An Open Letter to California Governor Jerry Brown

'The public discussion around climate change all too frequently involves motives, not science.'
September 28, 2018 Updated: October 1, 2018

Commentary

Dear Gov. Brown:

You have recently been widely quoted criticizing President Donald Trump’s policies with regard to climate change. You have been quoted as saying the president is “deny[ing] science” and engaging in “what are lies, distortions, and quite frankly, bizarre behavior.”

Since I possess actual scientific credentials—I have a degree in chemistry, have more than 30 years’ experience involving air-quality issues, and have twice testified before congressional committees regarding air-quality regulation—I am curious to know why you believe you are personally qualified to assert that the president is denying science.

Note the word “personally.” I believe you are a smart guy. As a smart guy, I would expect that you, and so many others who think that climate change is a clear and present danger to civilization and that the United States has a unique ability to combat that danger, would choose to dive as deep as you possibly can into a personal understanding of the scientific issues involved.

But, I don’t see that you, or many of those who echo your alarmist message, make any personal attempt to understand the details of the science involved.

I can only conclude that you

1) don’t believe you are intellectually capable of diving into the details of an issue outside of your comfort zone, and/or;

2) are incredibly confident that those scientists who agree with you are pure of heart and infallible in their conclusions, while those scientists who disagree with you are of evil intent and willing to knowingly utter false statements, and/or;

3) are somehow certain—despite your personal lack of understanding of the science involved—that you can, as a public servant, universally place your faith regarding an issue you don’t personally pretend to understand in the hands of selected academics, environmental NGOs, and the public relations professionals associated with both.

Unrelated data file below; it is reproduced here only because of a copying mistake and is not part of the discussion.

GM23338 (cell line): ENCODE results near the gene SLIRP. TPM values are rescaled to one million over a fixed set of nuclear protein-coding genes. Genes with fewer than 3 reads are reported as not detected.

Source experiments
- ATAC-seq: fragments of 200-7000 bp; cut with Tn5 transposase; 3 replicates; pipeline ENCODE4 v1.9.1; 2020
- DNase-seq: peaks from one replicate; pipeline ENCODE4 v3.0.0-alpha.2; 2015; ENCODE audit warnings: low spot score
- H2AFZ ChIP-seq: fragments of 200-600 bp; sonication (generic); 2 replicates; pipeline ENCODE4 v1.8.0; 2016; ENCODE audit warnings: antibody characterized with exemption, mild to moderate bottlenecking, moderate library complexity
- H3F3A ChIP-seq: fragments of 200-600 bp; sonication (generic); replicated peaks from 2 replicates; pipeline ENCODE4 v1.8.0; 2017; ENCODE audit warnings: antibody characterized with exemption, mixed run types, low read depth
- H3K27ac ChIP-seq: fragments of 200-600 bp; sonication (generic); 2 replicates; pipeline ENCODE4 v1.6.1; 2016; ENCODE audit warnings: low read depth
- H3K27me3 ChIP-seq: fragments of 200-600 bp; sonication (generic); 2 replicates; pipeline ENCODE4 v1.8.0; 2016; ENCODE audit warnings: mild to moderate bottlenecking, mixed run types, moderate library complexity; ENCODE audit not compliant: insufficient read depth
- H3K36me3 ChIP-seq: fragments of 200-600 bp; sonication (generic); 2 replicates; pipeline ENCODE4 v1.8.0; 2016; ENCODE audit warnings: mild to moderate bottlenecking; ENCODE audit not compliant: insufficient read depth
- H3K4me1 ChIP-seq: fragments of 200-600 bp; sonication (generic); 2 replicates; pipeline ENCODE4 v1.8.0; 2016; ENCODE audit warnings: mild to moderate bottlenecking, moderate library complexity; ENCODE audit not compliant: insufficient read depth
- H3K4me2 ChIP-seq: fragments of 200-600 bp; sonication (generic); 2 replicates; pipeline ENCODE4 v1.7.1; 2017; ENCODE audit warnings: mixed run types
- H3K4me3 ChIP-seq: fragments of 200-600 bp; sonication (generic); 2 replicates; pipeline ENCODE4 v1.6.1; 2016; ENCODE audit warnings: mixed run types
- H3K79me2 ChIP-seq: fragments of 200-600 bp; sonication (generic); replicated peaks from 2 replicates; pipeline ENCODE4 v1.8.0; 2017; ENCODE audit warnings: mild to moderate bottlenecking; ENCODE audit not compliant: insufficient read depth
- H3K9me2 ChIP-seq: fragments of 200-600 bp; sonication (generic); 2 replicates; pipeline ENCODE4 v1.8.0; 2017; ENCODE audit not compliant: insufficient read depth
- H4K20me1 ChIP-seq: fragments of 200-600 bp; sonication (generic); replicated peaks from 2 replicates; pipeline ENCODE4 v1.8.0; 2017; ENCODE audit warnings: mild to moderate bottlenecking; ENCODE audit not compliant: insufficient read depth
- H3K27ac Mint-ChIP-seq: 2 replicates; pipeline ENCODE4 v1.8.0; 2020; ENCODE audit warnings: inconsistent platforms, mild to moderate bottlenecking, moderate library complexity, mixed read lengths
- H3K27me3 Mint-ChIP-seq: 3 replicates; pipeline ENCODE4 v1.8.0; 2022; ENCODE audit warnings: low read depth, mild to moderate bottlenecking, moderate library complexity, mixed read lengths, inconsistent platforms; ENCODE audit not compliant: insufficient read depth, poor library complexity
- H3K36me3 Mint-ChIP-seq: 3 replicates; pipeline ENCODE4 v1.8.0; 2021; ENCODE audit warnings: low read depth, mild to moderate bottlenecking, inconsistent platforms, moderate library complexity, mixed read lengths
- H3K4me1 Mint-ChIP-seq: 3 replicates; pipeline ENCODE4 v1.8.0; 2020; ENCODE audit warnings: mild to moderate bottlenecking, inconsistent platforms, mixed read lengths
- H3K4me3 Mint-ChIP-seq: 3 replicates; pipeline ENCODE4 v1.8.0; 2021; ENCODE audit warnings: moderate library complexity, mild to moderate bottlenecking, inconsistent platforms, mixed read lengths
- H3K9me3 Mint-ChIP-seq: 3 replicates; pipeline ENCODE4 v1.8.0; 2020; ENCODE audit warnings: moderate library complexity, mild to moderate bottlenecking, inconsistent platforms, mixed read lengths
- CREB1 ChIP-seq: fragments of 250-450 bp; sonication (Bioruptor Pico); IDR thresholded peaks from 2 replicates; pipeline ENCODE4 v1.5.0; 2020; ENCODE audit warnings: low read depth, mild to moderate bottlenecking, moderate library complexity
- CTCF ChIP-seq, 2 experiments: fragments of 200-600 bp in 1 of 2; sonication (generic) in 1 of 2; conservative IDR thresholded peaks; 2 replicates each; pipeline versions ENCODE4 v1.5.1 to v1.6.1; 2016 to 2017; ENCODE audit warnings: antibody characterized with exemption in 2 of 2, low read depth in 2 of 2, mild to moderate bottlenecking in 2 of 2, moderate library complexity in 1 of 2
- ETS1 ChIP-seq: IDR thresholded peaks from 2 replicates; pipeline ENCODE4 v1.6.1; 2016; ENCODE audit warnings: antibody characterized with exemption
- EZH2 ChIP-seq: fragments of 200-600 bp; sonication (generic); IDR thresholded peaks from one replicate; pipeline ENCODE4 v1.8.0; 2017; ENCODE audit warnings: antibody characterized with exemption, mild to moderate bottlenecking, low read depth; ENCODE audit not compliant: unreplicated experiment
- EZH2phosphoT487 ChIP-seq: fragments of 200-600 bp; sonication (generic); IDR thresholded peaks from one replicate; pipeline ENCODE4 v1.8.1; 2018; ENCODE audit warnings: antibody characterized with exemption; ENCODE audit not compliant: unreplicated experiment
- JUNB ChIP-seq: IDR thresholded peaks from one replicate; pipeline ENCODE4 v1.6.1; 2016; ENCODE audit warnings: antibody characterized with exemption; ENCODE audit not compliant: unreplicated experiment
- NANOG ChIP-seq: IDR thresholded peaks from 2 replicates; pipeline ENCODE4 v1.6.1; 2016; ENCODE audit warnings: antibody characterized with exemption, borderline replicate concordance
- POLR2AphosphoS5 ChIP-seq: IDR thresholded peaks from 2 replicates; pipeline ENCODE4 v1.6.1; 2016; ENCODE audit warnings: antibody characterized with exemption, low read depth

The public discussion around climate change all too frequently involves motives, not science. This is true on both sides.

The right all too often tries to paint climate-change alarmists as would-be socialists who use the issue to further their ultimate goal of centralized, government-mandated control of society.

The left typically urges the public to dismiss anyone who questions climate-change heterodoxy because—in their version of reality—anyone who would so shame themselves thus is clearly being controlled by evil corporate energy giants such as ExxonMobil.

We can discuss motivation until we are blue in the face. Indeed, media-relations professionals on both sides really, really want us to do just that. Arguing about motives is sexy. Arguing about actual science is boring.

As a scientist, I do not care one-tenth of one-hundredth of 1 percent about motivation when considering a scientific issue. I care about the science—period. If you want to tell me I’m wrong, that’s fine. If you want to tell me to shut up because you don’t like my worldview, then I’ll refer you to Pope Urban VIII for further consideration of the problem.

Personally, I find Trump’s characterization of climate change as “a hoax” unfortunate. The word “hoax” implies knowing, purposed misrepresentation. I don’t think that’s what’s going on here. I rather think that the errors I believe most climate-change crusaders make are about hubris, not knowing ill-will.